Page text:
But for the social tasks which are non-routine and non-repetitive, those are the tasks that humans will be better at than computers for quite a period of time, I think. In many of our jobs we do different things every day. We meet different people, we have to arrange different things, solve problems differently. Those things are relatively difficult for computers to do, for now.
The challenge that faces us is that, when the U.S. transformed from an agricultural to a manufacturing and services economy, we had people move from one routine task, such as farming, to a different routine task, such as manufacturing or working call service centers. A large fraction of the population has made that transition, so they've been okay, they've found other jobs. But many of their jobs are still routine and repetitive.
The challenge that faces us is to find a way to scalably teach people to do non-routine non-repetitive work. Our education system, historically, has not been good at doing that at scale. The top universities are good at doing that for a relatively modest fraction of the population. But a lot of our population ends up doing work that is important but also routine and repetitive. That's a challenge that faces our educational system.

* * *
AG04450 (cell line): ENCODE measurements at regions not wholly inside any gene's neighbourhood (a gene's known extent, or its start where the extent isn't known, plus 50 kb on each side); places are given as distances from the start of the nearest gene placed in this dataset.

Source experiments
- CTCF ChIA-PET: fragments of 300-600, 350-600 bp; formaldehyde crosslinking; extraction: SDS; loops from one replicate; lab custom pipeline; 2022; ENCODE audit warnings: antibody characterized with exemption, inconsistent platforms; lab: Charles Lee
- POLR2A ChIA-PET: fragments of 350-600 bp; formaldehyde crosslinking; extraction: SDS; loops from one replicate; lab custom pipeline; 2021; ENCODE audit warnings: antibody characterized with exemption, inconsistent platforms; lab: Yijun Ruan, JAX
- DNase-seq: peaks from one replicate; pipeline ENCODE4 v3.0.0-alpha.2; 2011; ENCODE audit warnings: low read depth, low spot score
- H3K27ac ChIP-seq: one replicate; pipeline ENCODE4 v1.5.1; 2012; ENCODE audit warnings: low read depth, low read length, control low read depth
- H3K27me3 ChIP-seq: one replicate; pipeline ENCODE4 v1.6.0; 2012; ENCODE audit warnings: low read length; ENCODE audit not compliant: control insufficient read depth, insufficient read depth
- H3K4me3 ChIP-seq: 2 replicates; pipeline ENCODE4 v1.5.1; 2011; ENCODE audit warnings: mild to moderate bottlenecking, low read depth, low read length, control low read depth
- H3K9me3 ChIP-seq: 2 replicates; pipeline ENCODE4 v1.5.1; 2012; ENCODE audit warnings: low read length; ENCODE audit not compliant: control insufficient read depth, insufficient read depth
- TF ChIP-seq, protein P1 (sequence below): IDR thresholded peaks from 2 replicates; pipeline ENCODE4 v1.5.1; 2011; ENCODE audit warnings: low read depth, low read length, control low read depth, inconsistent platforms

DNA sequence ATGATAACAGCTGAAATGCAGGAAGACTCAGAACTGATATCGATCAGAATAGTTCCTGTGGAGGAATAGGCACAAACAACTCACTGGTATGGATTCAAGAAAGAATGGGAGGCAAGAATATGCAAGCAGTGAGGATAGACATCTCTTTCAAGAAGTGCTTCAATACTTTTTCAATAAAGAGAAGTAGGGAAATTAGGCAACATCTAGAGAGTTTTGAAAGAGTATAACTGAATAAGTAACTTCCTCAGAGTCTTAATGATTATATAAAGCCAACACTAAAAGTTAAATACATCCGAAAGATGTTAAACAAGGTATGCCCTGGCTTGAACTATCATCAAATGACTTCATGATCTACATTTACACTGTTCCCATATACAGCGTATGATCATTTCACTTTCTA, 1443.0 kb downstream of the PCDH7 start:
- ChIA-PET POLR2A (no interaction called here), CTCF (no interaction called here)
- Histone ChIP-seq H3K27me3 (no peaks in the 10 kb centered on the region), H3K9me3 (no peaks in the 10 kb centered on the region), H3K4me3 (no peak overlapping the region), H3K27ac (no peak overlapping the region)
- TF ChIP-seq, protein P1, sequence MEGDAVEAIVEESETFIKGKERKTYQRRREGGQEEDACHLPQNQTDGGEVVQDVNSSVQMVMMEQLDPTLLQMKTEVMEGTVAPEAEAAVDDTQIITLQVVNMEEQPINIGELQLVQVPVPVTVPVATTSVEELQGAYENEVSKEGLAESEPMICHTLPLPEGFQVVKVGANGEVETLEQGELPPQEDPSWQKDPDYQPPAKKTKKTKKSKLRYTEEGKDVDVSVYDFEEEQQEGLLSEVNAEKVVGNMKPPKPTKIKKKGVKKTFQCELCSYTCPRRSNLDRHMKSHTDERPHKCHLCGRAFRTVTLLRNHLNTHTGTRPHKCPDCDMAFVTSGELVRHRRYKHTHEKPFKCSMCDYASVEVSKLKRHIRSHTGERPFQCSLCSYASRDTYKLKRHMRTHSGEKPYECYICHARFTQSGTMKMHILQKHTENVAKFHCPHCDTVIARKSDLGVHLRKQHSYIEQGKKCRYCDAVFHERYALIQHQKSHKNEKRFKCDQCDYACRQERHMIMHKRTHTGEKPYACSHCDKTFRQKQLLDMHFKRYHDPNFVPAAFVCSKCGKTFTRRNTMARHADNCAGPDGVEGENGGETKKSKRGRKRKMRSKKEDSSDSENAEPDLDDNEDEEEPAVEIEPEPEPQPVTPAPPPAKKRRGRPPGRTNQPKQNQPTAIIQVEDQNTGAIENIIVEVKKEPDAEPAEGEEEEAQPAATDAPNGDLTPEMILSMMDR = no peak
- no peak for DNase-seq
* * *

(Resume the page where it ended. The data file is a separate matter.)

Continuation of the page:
I think it can be solved. That's one of the reasons why I've been thinking about teaching innovation strategy, teaching creativity strategy. We need to enable a lot of people to do non-routine, non-repetitive tasks. These tactics for teaching innovation and creativity, these flight simulators for innovation, could be one way to get there. I don't think we've figured out yet how to do it, but I'm optimistic it can be done.
You've said, "Engineers in China work much harder than the average Silicon Valley engineer. Engineers in Silicon Valley at startups work really hard. At mature companies, I don’t see the same intensity as you do in startups and at Baidu." Why do you think that is?
I don't know. I think the individual engineers in China are great. The individual engineers in Silicon Valley are great. The difference I think is the company. The teams of engineers at Baidu tend to be incredibly nimble.